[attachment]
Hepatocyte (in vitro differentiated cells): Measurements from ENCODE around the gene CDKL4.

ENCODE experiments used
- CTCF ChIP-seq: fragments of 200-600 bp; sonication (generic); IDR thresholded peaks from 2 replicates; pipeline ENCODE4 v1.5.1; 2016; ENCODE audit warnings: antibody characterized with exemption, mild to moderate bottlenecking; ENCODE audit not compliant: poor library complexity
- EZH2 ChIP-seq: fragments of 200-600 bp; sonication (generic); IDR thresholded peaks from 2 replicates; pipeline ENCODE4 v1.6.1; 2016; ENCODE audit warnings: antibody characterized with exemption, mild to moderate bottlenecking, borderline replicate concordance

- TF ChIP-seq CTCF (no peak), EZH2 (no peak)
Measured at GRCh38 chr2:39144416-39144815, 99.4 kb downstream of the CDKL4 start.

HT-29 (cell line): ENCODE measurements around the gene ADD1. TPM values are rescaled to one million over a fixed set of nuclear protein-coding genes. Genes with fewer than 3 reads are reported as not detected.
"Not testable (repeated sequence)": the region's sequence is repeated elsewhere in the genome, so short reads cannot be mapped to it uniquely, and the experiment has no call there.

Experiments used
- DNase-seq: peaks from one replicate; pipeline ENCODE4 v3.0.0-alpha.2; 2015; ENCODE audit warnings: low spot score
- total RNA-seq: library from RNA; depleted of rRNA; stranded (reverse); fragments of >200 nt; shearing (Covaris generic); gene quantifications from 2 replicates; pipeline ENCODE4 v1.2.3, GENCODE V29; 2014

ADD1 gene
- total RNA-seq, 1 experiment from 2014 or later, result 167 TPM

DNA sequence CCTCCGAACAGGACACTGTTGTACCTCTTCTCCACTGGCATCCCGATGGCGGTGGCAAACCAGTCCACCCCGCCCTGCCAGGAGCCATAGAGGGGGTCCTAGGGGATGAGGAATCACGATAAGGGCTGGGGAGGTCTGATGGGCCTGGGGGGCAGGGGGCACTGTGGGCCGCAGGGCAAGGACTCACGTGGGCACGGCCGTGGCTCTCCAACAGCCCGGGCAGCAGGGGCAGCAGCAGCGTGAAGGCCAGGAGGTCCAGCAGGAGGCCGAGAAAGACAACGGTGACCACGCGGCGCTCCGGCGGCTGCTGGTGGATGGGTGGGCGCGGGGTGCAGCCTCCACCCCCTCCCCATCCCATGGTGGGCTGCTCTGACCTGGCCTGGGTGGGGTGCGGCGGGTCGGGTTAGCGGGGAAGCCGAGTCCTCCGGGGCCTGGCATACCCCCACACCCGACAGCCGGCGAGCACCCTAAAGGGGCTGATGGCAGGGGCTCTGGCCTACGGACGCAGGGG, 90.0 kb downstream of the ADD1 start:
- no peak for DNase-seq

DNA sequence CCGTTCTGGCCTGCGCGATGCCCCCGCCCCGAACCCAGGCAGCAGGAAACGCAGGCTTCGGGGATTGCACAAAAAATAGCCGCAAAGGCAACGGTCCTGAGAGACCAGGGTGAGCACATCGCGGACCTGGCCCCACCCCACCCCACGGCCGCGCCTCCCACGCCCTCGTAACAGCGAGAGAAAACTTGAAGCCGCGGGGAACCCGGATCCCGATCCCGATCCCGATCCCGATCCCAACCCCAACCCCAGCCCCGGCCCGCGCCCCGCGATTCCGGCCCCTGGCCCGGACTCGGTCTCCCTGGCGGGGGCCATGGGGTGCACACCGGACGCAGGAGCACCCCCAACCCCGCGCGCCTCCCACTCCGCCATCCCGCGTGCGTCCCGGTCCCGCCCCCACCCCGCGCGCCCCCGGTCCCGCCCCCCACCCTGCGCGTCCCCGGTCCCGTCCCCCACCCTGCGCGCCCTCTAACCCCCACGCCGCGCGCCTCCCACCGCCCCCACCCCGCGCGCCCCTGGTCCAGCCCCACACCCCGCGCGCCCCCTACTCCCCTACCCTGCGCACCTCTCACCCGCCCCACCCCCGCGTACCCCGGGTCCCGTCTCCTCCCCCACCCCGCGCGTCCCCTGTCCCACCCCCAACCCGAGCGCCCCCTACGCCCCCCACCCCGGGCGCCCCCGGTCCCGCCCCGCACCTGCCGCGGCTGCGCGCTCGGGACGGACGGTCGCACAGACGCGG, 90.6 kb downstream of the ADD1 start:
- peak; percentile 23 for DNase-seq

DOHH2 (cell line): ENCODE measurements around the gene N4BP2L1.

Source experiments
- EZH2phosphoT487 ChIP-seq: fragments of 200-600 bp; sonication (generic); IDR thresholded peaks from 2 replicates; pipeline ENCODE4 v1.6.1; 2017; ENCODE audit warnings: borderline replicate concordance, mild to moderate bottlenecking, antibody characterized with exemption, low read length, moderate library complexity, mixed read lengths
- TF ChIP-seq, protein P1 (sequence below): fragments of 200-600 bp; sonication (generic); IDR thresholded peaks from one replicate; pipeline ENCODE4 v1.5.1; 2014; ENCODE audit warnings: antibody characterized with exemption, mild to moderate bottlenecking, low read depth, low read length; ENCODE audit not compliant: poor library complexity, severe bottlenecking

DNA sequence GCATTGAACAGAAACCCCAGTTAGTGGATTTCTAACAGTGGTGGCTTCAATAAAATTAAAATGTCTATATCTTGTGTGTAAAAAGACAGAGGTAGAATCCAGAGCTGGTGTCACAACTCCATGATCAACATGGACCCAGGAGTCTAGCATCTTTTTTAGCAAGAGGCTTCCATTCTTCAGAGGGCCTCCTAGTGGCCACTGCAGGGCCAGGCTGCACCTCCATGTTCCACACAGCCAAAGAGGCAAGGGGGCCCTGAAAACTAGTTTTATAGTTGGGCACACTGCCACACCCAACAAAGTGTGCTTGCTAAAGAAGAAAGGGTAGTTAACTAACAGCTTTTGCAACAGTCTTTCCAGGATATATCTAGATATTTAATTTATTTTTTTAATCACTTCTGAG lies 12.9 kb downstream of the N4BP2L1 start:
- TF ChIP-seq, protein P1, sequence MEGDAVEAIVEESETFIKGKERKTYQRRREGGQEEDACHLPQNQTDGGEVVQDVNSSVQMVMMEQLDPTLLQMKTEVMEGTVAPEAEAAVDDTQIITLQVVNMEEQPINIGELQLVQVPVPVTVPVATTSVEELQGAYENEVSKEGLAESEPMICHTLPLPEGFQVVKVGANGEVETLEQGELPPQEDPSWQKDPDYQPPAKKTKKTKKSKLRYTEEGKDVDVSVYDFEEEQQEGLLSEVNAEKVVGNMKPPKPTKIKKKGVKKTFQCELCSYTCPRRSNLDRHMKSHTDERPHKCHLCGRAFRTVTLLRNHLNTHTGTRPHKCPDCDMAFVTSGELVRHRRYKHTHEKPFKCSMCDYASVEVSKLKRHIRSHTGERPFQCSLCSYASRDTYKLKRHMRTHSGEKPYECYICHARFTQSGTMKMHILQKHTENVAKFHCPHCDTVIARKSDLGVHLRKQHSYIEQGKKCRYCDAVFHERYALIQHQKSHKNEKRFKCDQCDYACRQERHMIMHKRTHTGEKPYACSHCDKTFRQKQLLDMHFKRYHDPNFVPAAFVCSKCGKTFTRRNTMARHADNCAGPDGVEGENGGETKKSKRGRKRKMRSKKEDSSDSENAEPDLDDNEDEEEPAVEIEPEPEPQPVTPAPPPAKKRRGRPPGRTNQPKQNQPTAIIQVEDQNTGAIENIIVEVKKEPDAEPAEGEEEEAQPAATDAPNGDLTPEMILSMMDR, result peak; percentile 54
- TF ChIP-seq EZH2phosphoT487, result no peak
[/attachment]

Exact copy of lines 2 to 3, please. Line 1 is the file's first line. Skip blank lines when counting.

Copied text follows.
ENCODE experiments used
- CTCF ChIP-seq: fragments of 200-600 bp; sonication (generic); IDR thresholded peaks from 2 replicates; pipeline ENCODE4 v1.5.1; 2016; ENCODE audit warnings: antibody characterized with exemption, mild to moderate bottlenecking; ENCODE audit not compliant: poor library complexity